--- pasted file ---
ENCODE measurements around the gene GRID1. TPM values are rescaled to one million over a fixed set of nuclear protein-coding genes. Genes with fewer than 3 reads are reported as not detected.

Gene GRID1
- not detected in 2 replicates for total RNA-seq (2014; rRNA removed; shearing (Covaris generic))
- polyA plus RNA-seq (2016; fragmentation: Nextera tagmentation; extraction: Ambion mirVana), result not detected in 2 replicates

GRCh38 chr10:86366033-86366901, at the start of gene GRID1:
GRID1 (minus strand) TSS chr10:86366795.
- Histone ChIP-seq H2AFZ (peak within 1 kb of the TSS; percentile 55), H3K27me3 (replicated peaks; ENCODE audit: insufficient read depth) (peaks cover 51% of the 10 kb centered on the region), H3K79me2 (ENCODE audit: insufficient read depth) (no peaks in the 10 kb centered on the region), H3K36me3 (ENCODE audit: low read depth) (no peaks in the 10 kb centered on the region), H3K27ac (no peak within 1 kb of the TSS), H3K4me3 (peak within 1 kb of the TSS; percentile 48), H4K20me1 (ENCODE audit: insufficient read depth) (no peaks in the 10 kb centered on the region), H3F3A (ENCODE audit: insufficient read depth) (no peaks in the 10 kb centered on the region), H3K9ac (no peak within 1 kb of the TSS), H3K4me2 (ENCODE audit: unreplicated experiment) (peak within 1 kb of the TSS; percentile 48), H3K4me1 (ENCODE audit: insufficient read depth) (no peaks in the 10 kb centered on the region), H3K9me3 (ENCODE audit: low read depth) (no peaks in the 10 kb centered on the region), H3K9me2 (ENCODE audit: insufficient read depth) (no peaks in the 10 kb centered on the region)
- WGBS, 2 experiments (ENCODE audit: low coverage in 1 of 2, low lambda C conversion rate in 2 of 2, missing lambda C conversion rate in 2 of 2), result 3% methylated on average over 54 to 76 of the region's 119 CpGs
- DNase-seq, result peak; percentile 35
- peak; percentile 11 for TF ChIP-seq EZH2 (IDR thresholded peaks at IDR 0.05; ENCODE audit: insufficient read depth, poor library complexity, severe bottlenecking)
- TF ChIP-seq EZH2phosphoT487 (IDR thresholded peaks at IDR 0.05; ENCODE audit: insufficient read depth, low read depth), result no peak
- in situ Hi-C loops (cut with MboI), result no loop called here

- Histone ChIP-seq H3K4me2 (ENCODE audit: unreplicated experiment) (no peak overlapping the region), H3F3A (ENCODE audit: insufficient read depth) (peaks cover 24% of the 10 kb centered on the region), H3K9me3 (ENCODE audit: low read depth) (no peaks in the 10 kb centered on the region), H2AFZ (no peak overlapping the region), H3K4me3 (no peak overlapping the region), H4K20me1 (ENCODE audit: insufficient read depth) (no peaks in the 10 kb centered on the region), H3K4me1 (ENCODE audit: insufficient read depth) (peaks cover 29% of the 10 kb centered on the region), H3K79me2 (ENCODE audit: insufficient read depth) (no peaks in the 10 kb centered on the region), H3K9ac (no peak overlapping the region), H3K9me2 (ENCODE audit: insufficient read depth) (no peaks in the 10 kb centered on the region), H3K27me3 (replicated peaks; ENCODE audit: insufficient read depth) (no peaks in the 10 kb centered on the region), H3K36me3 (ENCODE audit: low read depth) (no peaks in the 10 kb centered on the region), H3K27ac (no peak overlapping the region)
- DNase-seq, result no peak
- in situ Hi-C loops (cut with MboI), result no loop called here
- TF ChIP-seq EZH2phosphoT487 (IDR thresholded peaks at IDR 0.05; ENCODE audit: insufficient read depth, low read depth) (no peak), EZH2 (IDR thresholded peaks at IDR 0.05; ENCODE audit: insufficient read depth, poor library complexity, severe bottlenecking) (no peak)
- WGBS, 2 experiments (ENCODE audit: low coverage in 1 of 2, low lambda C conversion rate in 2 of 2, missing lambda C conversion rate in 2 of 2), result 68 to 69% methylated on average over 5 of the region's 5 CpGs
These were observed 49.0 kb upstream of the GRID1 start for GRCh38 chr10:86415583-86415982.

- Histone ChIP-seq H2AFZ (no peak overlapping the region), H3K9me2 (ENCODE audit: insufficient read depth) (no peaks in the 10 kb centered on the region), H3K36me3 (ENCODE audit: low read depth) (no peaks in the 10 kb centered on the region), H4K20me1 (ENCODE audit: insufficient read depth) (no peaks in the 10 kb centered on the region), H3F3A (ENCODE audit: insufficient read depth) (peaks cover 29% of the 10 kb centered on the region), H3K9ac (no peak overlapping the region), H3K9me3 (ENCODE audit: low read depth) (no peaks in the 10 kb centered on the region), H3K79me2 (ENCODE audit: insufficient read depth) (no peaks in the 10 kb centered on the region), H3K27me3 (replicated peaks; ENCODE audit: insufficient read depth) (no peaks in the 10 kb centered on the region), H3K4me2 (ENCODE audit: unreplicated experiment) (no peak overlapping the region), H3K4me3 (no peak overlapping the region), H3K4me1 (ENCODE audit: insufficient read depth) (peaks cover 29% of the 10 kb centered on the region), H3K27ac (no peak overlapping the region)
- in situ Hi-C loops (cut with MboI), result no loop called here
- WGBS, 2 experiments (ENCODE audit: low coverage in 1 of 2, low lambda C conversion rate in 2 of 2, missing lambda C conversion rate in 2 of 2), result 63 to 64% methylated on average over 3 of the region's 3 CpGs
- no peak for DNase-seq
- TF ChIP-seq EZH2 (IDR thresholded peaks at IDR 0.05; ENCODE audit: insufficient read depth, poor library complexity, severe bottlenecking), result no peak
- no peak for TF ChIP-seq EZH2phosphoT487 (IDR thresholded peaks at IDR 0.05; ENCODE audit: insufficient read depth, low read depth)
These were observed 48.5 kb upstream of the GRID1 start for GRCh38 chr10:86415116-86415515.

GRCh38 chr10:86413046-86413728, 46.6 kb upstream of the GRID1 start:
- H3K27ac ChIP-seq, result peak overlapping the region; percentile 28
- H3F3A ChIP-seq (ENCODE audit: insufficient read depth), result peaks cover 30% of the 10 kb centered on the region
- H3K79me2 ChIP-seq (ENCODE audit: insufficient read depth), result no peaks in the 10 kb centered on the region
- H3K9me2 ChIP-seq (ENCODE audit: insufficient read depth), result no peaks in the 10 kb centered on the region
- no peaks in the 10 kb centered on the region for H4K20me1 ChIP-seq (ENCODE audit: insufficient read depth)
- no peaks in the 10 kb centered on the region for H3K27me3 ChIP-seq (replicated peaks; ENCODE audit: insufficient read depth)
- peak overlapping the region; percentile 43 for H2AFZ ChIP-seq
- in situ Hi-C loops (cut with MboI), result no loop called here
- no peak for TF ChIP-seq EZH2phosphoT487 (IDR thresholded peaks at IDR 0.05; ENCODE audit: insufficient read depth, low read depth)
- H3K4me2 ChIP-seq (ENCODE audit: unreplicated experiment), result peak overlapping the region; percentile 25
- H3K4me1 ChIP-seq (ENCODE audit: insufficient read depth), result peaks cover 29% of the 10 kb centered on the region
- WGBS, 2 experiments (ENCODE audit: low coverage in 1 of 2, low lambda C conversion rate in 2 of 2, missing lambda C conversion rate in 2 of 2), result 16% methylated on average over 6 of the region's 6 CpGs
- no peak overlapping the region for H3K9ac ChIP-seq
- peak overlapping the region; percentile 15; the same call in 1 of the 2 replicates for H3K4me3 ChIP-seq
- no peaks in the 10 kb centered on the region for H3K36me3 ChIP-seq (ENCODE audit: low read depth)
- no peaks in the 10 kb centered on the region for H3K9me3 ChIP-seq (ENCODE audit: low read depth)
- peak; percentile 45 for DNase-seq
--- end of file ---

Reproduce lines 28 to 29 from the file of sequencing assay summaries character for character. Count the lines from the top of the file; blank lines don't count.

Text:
- H3F3A ChIP-seq (ENCODE audit: insufficient read depth), result peaks cover 30% of the 10 kb centered on the region
- H3K79me2 ChIP-seq (ENCODE audit: insufficient read depth), result no peaks in the 10 kb centered on the region